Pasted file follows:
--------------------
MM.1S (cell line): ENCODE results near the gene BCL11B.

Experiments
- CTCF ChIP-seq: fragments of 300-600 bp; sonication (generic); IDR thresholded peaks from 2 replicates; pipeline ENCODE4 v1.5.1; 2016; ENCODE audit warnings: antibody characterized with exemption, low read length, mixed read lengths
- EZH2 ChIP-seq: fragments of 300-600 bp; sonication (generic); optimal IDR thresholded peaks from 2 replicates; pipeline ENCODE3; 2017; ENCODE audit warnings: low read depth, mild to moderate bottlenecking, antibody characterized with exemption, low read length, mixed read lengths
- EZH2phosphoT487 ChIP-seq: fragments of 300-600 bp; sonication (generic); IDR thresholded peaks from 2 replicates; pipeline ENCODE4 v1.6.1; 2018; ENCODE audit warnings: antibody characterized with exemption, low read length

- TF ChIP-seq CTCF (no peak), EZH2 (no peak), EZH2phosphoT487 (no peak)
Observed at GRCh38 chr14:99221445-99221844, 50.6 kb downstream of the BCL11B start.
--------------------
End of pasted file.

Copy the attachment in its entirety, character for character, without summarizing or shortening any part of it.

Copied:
MM.1S (cell line): ENCODE results near the gene BCL11B.

Experiments
- CTCF ChIP-seq: fragments of 300-600 bp; sonication (generic); IDR thresholded peaks from 2 replicates; pipeline ENCODE4 v1.5.1; 2016; ENCODE audit warnings: antibody characterized with exemption, low read length, mixed read lengths
- EZH2 ChIP-seq: fragments of 300-600 bp; sonication (generic); optimal IDR thresholded peaks from 2 replicates; pipeline ENCODE3; 2017; ENCODE audit warnings: low read depth, mild to moderate bottlenecking, antibody characterized with exemption, low read length, mixed read lengths
- EZH2phosphoT487 ChIP-seq: fragments of 300-600 bp; sonication (generic); IDR thresholded peaks from 2 replicates; pipeline ENCODE4 v1.6.1; 2018; ENCODE audit warnings: antibody characterized with exemption, low read length

- TF ChIP-seq CTCF (no peak), EZH2 (no peak), EZH2phosphoT487 (no peak)
Observed at GRCh38 chr14:99221445-99221844, 50.6 kb downstream of the BCL11B start.